But so far, not one person here wants to deal with the Choicepoint issue. And that's sad. Because frankly, left or right or in the middle, my goal is to make sure the vote is counted fairly and accurately.

Posted by: Gentry on February 2, 2007 04:55 PM
46. Not that it matters, but the State Constitution says that persons convicted of "infamous crimes", i.e, felonies don't vote unless their rights are restored.

Art. 6 Section 3 says: "All persons convicted of infamous crime unless restored to their civil rights and all persons while they are judicially declared mentally incompetent are excluded from the elective franchise."

Shouldn't this take a constitutional amendment--a 2/3rds vote and a vote of the people?

The RCW's have long provided that "infamous crime" means a crime punishable by death or imprisonment in a state prison. RCW 29A.04.073--felonies.

Is the legislature just planning to do a blanket restoration? What an accomplishment!

Even if they take that approach, I think it still would be unconstitutional because when this provision was most recently adopted by the people getting rights restored was understood to involve a judicial process.

I hope someone challenges this law if passed.

Posted by: Besquared on February 2, 2007 05:39 PM
47. Shouldn't this take a constitutional amendment--a 2/3rds vote and a vote of the people?

That's a good question for Judge Spearman.

Posted by: Tyler Durden on February 2, 2007 06:00 PM
48. Gentry - You are changing the subject. We were talking about the disenfranchisement of convicted felons. You are talking about officials misusing some lists to disenfranchise non-felons. If that is indeed happening, the responsible public officials ought to be themselves prosecuted for violating their oath of office, put in jail, and then themselves disenfranchised.

Unless you leave your front door unlocked at night and let your children play unsupervised in this city, don't tell me you don't react to fear of crime.

And you still haven't answered my question - if you think that once felons leave prison they are suddenly equal to everyone else, why shouldn't they be able to hold office, or practice law, or drive armored cars full of cash, or run day care out of their homes? Do you agree there is a line to be drawn somewhere, or not? If you do, we can argue about what belongs on which side of that line. I simply think voting is beyond the line.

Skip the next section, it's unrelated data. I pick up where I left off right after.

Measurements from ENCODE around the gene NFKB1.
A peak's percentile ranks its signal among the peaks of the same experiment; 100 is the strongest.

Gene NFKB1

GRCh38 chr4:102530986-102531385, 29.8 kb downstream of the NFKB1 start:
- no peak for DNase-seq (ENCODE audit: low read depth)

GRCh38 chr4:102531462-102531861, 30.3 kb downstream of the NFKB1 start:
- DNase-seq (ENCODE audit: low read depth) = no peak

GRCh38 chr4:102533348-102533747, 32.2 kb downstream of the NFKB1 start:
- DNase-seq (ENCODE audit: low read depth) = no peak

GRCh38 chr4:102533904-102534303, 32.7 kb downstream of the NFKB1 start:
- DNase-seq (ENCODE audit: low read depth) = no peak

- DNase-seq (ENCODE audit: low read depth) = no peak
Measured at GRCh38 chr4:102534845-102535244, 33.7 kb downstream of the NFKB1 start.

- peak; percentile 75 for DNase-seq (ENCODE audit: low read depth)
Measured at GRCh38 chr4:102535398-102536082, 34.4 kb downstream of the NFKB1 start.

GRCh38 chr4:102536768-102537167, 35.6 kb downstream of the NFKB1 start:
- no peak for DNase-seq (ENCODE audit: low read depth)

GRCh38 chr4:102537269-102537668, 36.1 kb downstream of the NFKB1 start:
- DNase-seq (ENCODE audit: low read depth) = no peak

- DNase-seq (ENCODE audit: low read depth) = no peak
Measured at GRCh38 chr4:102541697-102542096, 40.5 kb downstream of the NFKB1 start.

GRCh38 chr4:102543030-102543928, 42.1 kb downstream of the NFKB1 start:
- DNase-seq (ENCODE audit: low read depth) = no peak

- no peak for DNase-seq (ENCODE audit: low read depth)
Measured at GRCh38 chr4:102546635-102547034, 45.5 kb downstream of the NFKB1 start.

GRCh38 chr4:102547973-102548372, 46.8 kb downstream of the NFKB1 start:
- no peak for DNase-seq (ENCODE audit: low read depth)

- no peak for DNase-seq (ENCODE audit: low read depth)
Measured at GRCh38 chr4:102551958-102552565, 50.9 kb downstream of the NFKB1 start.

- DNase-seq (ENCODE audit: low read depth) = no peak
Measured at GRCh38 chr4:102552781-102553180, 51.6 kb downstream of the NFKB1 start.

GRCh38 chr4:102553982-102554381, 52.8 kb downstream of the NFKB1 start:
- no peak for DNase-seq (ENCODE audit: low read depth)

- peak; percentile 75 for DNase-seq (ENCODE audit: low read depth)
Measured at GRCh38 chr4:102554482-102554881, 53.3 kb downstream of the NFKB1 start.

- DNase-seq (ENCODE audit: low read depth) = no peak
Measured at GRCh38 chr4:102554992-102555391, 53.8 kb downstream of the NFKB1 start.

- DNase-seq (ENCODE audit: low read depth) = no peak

Posted by: Steve on February 2, 2007 06:30 PM
49. Sam Reed, is one so called Republican, that I will never vote for again. I would even vote for a democrat to replace him. He is an absolute turncoat and it is time for him to turn to the private world. I have never been so disapointed with this office in this state.

Posted by: GS on February 2, 2007 09:12 PM
50. When I was 18, I was convicted of a felony when I hit a football player (about 6'4" 300lbs, me 6'0 175lbs) with a pool cue after he threatened to beat my ass and "fuck my girlfriend (future wife) on the pool table." I was charged with assault with intent to cause great bodily harm. I got 10 years probation and a fine+paying for his medical bills. I met all those conditions and now I have my voting rights back. The first election I was able to participate in, I voted for Bush (2004). I am a conservative and I know that in this particular case, it will be Dems that benefit from it but I think unless there is a specific law on a states' book that says convicted felons lose the right to vote permanently, then as long as thery have met all the requirements, they should get to vote.

As far as owning guns, many states and federal law state that convicted felons can't own them, so I have no problem with that. I own a musket that I use for ACW re-enactments which is legal. I doubt you'll catch me on a tower with a muzzle loader anytime soon.

Posted by: MKL on February 2, 2007 09:20 PM
51. Steve @ 43, second paragraph. Brilliant observation for all. I love it.

Posted by: PC on February 2, 2007 09:57 PM
52. OOPS, I meant Steve @ 48. The comments on 43 were good too though.

Posted by: PC on February 2, 2007 09:59 PM